If you’ve studied or been in Management for any period of time, you take it for granted that rational decision making is the best kind of decision making.
In fact, for a century, science taught us that we make all our decisions rationally. “He’s letting his emotions get in the way,” we might say when someone’s making a bad decision. Management and other professions came out of this science.
But new science—neuroscience in the age of the MRI—is teaching us something very different. The brilliant neuroscientist Antonio Damasio at USC is at the heart of this renaissance. He and his colleagues came across a group of subjects who couldn’t make the simplest of decisions.
Damasio and team would ask a question like: “Where should we go to dinner tonight?” These subjects would go on endlessly without actually answering. “Well, this restaurant is always busy, so it must be good,” they would say. “But we might not get a table easily. On the other hand, the food must be great,” they’d continue pensively. “Although it might be noisy. But I hear the service is excellent.” Every decision-question went unanswered this way. It drove Damasio and his team to the edge.
What did these subjects have in common? They all had something wrong with their limbic system, the brain region that processes emotions. Without the full ability to process emotion, they couldn’t make the simplest decision; they didn’t have the lift that emotion brings to the decision-making process. Turns out, as Damasio proved, humans can’t make a single decision without both cognitive reasoning and its emotional counterpart. We need both.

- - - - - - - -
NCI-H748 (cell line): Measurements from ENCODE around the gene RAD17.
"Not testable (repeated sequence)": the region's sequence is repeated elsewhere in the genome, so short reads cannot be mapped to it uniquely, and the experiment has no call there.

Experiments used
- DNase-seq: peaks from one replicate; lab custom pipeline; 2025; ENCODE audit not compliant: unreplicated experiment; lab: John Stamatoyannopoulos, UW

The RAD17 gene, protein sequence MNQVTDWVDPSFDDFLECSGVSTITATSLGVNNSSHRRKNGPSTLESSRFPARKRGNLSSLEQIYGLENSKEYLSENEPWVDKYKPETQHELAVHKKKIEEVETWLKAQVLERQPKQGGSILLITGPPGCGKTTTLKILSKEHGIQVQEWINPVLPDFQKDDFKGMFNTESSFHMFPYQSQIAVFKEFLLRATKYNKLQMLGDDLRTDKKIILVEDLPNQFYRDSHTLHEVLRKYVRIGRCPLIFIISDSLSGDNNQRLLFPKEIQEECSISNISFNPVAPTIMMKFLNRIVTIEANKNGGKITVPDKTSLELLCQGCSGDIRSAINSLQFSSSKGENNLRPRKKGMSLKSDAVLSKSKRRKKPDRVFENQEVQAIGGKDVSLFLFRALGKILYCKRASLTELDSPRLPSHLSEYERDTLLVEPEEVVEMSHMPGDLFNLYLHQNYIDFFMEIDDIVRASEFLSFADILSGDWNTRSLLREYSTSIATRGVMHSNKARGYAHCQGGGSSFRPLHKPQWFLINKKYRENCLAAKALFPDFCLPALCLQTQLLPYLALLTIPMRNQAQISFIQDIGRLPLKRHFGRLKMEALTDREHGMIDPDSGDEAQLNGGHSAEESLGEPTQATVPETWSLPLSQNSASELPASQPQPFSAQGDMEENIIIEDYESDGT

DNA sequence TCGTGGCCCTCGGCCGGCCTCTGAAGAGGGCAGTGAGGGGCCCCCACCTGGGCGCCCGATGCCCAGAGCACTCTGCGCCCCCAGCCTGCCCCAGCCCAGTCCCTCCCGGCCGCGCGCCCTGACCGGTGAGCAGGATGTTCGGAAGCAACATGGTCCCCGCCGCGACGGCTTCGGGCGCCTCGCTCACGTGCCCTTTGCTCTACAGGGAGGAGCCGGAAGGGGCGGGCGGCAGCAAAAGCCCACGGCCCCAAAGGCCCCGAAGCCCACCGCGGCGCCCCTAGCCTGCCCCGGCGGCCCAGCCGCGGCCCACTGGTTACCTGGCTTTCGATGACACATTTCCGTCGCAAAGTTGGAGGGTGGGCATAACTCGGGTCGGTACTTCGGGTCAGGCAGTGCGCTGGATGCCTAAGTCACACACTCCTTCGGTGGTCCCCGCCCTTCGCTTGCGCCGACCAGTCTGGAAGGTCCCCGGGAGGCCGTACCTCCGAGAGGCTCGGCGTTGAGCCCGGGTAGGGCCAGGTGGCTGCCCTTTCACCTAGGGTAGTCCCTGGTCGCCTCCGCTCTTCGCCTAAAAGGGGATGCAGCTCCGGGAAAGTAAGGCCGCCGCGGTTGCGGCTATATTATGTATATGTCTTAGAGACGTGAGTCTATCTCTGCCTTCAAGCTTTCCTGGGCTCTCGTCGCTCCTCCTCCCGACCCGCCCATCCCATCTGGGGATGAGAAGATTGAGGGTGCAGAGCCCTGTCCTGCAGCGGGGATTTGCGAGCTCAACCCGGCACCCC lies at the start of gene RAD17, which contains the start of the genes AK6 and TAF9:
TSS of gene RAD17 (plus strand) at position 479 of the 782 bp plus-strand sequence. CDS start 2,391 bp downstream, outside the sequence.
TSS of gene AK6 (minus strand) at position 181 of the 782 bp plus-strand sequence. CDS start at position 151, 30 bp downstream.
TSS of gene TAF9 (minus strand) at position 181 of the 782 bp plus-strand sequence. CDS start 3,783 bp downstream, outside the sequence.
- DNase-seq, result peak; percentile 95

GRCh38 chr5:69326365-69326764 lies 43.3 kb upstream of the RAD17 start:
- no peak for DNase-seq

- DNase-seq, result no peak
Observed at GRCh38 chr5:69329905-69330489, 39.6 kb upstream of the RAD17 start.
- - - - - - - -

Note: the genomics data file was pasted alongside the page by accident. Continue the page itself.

When we want lasting change—change that will live on over time, not simple compliance—we need our people to decide to change. They have to want to change.
So when we give our people the rationale for our change, but we don’t also satisfy the emotional component of the decision, we leave the emotional component to chance. We leave it to be filled by any number of inputs that may be counter to the change.
How do we reach people on an emotional level during a change effort? How do we drive inputs that satisfy emotion?
The successful change leaders (a small minority of the leaders) I studied did things very differently from those who failed to bring lasting change (the majority). The successful leaders did it by action.
They got personally involved on the front end of the change—the inputs; this brought them better outcomes. They pulled their people to and through the change; they didn’t push change. They listened before acting. And they modeled the change.
Bottom line: We can’t be successful at change without emotion. Our muscle memory as leaders may be primed to give people rational reasons to do things, but we need to use some new muscles during change. We need to bring emotion to work.